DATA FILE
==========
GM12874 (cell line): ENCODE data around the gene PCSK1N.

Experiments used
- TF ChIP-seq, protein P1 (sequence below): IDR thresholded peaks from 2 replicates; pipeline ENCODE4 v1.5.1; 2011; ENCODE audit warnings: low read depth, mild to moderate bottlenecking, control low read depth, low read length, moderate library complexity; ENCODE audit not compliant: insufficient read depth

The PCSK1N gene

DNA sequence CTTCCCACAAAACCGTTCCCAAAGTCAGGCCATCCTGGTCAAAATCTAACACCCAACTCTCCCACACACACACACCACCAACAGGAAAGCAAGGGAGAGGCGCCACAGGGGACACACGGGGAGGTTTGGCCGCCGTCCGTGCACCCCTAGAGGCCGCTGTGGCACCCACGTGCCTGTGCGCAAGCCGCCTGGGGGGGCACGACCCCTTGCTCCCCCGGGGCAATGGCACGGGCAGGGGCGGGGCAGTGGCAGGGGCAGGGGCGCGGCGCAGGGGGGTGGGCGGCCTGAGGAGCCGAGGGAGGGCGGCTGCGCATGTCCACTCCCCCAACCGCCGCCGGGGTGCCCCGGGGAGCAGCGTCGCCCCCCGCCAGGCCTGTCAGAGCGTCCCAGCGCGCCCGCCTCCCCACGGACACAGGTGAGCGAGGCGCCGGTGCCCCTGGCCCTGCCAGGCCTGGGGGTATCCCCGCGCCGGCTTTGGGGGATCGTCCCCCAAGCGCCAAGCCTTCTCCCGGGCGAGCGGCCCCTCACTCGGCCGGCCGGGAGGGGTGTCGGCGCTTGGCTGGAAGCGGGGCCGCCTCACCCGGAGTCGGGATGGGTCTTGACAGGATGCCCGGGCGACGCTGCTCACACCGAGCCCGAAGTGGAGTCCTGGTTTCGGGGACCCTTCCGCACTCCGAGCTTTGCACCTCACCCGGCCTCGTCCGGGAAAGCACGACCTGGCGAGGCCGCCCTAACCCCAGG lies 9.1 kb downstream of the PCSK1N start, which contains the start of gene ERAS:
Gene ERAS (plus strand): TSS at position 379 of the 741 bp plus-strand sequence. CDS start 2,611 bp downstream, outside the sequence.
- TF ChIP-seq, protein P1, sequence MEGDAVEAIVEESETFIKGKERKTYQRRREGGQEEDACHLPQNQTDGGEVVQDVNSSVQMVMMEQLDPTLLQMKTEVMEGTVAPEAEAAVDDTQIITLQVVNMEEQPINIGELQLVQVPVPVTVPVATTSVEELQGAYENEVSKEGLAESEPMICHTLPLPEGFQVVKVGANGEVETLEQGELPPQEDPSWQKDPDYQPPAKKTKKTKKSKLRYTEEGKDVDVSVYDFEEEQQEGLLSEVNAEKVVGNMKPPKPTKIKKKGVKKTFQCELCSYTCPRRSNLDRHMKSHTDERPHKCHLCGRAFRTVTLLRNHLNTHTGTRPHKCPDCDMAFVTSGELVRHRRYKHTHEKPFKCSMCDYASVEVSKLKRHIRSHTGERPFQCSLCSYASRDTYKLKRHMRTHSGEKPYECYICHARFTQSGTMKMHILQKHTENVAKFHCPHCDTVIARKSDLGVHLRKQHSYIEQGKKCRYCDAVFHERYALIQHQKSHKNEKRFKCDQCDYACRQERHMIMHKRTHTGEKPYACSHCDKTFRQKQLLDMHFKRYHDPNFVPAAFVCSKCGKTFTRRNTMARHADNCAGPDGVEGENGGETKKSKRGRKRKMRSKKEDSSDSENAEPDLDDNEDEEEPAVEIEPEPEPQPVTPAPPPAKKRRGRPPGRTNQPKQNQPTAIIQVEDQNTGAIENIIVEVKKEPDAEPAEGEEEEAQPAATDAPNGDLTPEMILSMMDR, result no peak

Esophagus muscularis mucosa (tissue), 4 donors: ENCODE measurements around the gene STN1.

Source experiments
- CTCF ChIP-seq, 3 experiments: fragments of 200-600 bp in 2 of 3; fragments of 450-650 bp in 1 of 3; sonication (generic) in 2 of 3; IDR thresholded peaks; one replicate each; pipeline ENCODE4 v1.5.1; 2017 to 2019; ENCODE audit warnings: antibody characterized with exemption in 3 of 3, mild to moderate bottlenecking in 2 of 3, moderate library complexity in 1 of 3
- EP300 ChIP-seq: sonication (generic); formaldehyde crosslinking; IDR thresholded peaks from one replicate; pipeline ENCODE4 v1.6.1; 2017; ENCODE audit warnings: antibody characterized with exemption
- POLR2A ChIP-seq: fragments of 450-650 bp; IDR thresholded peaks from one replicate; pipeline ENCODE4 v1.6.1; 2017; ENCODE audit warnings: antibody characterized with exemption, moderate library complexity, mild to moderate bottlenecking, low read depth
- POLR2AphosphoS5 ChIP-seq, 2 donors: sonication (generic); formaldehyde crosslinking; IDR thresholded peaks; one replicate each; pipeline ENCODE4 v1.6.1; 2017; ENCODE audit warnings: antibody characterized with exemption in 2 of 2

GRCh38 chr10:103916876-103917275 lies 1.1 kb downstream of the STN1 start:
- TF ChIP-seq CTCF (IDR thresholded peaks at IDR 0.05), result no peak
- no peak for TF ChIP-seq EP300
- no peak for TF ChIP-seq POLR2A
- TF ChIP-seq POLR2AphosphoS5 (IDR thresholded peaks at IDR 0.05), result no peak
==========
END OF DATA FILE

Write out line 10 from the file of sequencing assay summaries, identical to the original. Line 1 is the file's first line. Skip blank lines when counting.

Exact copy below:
- CTCF ChIP-seq, 3 experiments: fragments of 200-600 bp in 2 of 3; fragments of 450-650 bp in 1 of 3; sonication (generic) in 2 of 3; IDR thresholded peaks; one replicate each; pipeline ENCODE4 v1.5.1; 2017 to 2019; ENCODE audit warnings: antibody characterized with exemption in 3 of 3, mild to moderate bottlenecking in 2 of 3, moderate library complexity in 1 of 3